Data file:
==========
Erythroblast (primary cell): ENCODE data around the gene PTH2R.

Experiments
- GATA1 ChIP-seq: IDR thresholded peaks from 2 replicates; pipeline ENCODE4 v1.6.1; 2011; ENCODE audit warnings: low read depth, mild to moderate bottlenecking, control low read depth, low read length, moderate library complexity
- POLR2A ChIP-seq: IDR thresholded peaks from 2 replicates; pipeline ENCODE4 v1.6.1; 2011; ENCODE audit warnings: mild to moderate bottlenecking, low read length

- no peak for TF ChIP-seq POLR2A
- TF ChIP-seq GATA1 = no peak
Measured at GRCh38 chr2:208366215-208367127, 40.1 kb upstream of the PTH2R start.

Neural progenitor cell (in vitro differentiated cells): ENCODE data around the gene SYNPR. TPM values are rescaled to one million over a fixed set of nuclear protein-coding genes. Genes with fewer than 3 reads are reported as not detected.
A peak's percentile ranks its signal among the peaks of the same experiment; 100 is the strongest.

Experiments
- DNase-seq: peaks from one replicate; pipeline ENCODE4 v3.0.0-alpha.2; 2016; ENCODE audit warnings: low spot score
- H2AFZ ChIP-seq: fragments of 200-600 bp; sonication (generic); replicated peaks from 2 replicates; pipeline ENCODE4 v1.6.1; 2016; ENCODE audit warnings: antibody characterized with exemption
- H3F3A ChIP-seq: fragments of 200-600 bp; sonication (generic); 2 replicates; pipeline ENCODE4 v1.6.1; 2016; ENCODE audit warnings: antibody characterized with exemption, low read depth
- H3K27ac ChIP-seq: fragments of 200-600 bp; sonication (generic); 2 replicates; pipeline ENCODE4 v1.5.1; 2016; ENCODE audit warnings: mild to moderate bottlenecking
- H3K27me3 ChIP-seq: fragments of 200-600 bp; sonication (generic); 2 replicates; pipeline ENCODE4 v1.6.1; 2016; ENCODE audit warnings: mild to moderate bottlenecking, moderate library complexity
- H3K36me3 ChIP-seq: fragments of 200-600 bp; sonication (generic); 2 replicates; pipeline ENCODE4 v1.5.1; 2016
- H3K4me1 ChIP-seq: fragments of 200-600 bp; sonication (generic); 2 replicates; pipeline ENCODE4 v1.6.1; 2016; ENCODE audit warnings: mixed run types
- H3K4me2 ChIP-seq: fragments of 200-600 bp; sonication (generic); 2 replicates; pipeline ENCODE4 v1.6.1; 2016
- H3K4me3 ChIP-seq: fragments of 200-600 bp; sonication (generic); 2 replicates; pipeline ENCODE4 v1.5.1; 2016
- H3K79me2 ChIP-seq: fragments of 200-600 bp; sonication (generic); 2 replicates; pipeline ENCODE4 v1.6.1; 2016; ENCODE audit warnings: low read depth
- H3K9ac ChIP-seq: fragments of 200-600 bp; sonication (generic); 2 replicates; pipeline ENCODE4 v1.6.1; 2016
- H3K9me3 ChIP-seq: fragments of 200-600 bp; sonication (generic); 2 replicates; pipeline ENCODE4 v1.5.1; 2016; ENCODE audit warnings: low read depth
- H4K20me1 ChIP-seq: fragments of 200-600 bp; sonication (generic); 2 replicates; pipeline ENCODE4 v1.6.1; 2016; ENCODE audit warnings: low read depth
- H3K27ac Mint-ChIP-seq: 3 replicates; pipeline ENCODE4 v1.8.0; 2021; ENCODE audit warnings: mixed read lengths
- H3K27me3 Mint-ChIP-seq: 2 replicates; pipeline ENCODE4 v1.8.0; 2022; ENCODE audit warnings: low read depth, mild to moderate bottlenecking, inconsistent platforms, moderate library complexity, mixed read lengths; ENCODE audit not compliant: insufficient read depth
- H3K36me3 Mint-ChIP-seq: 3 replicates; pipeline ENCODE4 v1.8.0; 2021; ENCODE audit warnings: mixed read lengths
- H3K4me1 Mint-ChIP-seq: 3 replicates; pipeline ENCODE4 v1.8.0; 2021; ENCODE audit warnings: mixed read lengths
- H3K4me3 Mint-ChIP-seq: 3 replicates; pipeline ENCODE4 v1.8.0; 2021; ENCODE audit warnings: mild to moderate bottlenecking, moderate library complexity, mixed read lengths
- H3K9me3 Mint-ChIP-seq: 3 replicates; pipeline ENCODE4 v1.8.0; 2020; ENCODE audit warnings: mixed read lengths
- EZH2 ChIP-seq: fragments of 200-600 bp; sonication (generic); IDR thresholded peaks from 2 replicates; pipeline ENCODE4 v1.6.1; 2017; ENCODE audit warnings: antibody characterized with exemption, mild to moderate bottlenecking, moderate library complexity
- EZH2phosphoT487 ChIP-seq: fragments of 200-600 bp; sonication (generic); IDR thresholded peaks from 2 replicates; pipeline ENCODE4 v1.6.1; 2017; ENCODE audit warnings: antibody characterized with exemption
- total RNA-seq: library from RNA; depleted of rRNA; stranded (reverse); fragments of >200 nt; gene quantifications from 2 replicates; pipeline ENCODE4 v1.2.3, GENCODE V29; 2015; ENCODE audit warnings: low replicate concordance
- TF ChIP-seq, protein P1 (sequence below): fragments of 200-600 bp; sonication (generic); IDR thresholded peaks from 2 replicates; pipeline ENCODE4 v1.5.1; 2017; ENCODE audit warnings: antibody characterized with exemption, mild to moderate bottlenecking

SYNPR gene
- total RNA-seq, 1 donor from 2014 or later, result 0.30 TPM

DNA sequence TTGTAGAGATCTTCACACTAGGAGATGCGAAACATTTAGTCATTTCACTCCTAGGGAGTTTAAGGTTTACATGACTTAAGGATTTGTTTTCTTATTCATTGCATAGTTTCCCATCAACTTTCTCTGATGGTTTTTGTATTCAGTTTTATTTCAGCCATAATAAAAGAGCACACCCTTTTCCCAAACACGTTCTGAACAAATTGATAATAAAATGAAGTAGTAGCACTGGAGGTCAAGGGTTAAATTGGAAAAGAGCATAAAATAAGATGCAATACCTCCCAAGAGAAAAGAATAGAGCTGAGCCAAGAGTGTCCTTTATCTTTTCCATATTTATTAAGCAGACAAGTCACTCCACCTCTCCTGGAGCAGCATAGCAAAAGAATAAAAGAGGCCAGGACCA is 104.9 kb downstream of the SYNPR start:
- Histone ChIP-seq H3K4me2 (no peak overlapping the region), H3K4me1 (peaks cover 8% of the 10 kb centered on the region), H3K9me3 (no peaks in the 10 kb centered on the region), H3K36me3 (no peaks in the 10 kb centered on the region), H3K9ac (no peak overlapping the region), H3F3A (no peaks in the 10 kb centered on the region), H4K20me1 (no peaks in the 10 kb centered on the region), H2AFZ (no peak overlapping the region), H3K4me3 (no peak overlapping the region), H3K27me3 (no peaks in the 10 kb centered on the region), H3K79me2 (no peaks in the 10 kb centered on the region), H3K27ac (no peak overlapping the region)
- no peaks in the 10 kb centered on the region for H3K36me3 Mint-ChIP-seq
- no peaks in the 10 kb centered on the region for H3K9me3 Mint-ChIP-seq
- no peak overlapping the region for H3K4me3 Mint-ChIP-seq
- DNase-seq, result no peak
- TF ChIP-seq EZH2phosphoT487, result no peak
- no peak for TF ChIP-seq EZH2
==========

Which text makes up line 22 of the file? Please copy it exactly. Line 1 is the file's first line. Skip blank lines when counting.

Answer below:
- H3K9me3 ChIP-seq: fragments of 200-600 bp; sonication (generic); 2 replicates; pipeline ENCODE4 v1.5.1; 2016; ENCODE audit warnings: low read depth